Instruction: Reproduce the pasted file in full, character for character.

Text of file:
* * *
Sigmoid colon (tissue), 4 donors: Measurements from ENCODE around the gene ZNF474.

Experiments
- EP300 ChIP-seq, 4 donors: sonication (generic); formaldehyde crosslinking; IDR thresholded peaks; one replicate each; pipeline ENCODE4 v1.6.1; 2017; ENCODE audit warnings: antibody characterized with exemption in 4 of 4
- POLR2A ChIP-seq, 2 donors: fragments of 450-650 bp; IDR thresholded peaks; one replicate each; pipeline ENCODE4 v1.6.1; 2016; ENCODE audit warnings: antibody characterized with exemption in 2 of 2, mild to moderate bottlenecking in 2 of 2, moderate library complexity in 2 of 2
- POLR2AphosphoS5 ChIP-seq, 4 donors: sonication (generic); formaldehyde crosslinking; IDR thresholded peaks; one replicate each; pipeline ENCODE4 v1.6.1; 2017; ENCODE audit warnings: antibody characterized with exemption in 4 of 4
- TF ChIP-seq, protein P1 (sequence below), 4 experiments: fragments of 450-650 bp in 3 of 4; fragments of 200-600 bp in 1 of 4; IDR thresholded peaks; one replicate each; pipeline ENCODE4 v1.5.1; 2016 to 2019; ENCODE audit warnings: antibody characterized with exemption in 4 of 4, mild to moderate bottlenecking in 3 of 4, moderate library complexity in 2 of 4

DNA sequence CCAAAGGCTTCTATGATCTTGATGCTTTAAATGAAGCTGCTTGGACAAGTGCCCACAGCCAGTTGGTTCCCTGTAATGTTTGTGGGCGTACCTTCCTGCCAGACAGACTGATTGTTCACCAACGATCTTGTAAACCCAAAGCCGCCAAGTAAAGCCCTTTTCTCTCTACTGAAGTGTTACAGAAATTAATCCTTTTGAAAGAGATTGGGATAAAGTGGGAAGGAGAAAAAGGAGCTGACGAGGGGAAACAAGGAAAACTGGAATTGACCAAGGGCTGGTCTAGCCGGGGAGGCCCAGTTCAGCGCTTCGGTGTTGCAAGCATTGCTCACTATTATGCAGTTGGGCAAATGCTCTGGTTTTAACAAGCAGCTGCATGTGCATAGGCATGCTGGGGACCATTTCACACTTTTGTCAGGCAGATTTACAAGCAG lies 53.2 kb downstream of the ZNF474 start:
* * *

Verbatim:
Sigmoid colon (tissue), 4 donors: Measurements from ENCODE around the gene ZNF474.

Experiments
- EP300 ChIP-seq, 4 donors: sonication (generic); formaldehyde crosslinking; IDR thresholded peaks; one replicate each; pipeline ENCODE4 v1.6.1; 2017; ENCODE audit warnings: antibody characterized with exemption in 4 of 4
- POLR2A ChIP-seq, 2 donors: fragments of 450-650 bp; IDR thresholded peaks; one replicate each; pipeline ENCODE4 v1.6.1; 2016; ENCODE audit warnings: antibody characterized with exemption in 2 of 2, mild to moderate bottlenecking in 2 of 2, moderate library complexity in 2 of 2
- POLR2AphosphoS5 ChIP-seq, 4 donors: sonication (generic); formaldehyde crosslinking; IDR thresholded peaks; one replicate each; pipeline ENCODE4 v1.6.1; 2017; ENCODE audit warnings: antibody characterized with exemption in 4 of 4
- TF ChIP-seq, protein P1 (sequence below), 4 experiments: fragments of 450-650 bp in 3 of 4; fragments of 200-600 bp in 1 of 4; IDR thresholded peaks; one replicate each; pipeline ENCODE4 v1.5.1; 2016 to 2019; ENCODE audit warnings: antibody characterized with exemption in 4 of 4, mild to moderate bottlenecking in 3 of 4, moderate library complexity in 2 of 4

DNA sequence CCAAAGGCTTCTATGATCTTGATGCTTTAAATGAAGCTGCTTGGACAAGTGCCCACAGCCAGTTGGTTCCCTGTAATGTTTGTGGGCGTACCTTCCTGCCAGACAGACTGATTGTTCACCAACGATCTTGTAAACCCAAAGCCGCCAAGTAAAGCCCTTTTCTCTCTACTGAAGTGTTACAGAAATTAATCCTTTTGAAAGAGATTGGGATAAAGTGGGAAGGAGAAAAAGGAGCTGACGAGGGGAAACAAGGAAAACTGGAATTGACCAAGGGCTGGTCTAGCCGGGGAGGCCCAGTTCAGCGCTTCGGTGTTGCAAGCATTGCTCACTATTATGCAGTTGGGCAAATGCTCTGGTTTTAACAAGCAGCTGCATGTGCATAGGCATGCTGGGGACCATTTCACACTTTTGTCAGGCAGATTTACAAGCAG lies 53.2 kb downstream of the ZNF474 start: